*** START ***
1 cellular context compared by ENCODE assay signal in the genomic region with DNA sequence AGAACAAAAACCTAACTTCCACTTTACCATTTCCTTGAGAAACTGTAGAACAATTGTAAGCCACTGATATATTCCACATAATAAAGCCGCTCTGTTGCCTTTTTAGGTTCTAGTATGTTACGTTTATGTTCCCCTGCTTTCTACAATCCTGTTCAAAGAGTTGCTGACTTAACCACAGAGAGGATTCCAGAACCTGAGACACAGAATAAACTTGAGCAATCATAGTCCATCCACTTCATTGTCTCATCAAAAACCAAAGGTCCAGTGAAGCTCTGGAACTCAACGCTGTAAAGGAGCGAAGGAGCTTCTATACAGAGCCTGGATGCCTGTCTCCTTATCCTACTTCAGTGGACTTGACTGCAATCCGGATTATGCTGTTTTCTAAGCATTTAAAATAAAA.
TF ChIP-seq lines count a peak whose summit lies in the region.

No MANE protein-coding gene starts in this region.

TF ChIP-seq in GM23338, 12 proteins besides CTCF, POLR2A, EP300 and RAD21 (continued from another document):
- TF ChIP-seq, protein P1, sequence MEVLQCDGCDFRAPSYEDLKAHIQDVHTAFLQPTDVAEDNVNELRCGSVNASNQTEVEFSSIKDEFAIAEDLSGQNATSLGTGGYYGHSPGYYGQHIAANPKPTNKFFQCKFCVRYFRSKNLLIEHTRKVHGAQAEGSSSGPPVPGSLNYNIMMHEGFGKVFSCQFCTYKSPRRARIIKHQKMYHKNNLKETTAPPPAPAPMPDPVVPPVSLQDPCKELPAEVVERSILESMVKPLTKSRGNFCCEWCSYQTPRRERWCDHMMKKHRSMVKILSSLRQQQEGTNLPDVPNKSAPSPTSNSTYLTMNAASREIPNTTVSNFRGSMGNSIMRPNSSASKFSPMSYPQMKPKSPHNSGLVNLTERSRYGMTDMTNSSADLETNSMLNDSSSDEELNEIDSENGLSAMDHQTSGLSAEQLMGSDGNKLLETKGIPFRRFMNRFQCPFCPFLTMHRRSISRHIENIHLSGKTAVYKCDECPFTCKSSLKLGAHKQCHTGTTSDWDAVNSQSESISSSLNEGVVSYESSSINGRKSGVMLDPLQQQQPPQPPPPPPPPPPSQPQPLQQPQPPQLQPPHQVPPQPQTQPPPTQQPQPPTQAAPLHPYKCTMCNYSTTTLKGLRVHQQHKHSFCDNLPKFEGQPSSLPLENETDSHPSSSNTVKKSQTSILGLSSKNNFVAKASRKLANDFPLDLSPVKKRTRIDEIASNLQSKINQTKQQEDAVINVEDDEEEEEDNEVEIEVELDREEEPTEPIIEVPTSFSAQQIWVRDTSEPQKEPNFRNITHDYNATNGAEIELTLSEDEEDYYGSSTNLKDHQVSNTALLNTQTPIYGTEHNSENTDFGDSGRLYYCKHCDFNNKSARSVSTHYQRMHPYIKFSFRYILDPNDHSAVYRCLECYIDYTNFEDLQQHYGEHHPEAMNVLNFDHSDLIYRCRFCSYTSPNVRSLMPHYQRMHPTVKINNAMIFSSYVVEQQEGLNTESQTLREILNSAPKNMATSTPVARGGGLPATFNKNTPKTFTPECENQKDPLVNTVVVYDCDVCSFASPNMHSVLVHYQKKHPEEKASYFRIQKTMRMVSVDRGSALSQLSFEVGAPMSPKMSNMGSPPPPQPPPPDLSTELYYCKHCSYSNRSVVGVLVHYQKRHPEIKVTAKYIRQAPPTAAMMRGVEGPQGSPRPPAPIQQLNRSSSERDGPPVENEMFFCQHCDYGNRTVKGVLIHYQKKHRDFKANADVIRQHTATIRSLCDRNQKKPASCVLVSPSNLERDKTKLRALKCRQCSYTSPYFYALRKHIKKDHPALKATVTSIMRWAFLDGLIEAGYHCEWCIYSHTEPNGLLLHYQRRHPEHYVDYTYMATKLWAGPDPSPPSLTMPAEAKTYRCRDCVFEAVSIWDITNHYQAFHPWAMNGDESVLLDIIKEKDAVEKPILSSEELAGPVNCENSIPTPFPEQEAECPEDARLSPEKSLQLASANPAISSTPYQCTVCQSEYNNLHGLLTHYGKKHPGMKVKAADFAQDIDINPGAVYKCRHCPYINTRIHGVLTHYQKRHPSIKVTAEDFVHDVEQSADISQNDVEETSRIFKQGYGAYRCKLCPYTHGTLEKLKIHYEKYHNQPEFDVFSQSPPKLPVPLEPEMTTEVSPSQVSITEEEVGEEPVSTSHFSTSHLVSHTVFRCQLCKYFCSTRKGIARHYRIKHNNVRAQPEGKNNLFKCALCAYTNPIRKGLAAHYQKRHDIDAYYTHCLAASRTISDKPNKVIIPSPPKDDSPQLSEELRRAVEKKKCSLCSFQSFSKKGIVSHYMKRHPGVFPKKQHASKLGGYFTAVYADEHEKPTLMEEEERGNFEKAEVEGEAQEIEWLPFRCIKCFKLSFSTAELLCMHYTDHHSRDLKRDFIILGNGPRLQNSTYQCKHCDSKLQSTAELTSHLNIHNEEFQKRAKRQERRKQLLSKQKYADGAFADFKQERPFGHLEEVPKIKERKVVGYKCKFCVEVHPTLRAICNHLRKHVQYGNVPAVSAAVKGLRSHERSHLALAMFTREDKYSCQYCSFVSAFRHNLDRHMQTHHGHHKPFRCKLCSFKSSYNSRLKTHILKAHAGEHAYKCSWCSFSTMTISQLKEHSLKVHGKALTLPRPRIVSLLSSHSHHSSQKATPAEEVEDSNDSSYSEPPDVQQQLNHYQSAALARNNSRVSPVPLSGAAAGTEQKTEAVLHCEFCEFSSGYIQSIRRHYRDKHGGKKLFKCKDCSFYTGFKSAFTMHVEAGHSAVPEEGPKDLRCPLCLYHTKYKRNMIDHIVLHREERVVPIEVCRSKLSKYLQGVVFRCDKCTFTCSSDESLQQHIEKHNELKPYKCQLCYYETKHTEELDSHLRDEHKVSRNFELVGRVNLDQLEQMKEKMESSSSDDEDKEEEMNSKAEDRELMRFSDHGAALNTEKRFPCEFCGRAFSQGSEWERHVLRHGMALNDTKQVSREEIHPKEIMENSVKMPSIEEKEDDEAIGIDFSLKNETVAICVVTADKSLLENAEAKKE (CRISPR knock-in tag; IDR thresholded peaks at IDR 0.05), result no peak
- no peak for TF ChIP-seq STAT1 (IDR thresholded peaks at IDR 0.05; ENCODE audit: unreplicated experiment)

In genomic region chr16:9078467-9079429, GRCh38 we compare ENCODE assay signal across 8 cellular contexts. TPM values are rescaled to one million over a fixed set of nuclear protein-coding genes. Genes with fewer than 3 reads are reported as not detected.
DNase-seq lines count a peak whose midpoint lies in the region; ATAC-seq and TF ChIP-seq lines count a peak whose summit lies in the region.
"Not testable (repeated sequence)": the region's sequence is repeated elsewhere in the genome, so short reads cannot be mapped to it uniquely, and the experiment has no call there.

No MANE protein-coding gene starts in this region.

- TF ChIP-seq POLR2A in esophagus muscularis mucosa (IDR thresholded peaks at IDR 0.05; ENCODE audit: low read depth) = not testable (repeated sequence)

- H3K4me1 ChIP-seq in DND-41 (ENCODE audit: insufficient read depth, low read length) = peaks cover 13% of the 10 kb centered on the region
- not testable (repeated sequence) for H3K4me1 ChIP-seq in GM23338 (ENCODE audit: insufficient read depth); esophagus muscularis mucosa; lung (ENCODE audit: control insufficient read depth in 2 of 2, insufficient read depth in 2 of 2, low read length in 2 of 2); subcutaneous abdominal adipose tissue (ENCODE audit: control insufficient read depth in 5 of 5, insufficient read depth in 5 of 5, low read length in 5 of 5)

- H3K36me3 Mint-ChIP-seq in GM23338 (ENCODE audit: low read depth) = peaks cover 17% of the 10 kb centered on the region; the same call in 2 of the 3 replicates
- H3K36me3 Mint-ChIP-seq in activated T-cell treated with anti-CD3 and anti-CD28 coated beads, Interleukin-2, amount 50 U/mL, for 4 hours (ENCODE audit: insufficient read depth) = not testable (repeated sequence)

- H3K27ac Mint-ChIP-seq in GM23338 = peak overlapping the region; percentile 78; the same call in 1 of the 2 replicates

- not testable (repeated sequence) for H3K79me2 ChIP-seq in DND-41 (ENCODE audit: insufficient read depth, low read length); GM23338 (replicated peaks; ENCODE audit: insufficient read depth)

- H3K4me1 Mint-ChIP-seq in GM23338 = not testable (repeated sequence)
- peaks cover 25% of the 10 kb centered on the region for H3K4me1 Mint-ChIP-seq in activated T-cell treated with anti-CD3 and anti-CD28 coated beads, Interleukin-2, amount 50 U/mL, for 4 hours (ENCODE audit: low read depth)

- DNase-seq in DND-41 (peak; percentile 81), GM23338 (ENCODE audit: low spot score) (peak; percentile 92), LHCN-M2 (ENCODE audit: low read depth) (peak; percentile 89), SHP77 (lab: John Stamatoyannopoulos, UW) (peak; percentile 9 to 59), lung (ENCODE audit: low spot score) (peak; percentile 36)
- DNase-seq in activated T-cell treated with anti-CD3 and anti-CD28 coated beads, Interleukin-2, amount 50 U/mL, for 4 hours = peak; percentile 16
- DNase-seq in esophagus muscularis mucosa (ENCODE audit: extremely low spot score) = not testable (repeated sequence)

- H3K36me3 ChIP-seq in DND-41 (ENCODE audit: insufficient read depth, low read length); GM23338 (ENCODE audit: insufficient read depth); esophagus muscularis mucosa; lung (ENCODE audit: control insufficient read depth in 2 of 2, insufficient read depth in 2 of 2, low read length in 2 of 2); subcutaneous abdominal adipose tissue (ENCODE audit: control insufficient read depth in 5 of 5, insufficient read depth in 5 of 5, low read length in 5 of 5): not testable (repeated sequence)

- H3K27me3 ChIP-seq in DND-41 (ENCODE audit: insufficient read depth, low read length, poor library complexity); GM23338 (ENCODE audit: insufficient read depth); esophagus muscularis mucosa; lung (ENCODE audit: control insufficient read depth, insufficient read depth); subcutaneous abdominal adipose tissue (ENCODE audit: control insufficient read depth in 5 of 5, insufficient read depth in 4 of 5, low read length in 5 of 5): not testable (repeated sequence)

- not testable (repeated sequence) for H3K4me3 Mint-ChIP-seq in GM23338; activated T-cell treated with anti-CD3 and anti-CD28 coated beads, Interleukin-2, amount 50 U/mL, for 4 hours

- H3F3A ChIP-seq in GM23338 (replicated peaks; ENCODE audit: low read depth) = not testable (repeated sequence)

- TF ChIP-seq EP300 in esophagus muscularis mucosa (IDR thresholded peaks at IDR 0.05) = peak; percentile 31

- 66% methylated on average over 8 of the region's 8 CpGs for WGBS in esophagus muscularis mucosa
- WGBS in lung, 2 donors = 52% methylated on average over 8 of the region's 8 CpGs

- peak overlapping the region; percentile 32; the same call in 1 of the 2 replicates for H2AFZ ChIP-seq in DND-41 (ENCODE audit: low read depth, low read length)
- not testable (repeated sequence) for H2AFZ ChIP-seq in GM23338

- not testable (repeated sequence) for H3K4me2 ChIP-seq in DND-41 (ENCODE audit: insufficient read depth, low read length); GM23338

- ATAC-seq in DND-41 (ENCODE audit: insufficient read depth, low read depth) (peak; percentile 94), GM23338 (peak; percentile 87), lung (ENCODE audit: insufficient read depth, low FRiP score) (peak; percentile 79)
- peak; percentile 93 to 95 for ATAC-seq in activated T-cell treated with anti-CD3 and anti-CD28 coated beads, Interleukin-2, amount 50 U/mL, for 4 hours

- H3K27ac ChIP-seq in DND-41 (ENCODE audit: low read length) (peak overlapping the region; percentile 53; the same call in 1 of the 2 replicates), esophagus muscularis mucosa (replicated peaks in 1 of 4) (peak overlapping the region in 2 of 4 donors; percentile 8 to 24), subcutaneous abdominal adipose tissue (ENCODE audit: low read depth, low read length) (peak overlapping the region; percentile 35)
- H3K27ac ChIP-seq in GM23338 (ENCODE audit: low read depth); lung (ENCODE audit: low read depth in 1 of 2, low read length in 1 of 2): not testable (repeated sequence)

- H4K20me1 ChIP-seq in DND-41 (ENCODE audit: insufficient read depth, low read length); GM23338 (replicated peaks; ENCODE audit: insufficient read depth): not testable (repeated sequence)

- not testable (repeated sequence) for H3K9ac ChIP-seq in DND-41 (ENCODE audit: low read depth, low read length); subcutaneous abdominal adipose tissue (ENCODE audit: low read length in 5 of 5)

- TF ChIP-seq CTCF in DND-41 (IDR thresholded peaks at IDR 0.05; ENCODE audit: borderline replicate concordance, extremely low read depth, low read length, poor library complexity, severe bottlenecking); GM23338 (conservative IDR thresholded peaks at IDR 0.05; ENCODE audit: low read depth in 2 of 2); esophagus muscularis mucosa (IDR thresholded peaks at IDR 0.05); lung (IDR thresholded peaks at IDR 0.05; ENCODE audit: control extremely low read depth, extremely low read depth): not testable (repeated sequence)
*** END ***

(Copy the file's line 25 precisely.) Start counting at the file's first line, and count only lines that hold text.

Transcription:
- not testable (repeated sequence) for H3K4me3 Mint-ChIP-seq in GM23338; activated T-cell treated with anti-CD3 and anti-CD28 coated beads, Interleukin-2, amount 50 U/mL, for 4 hours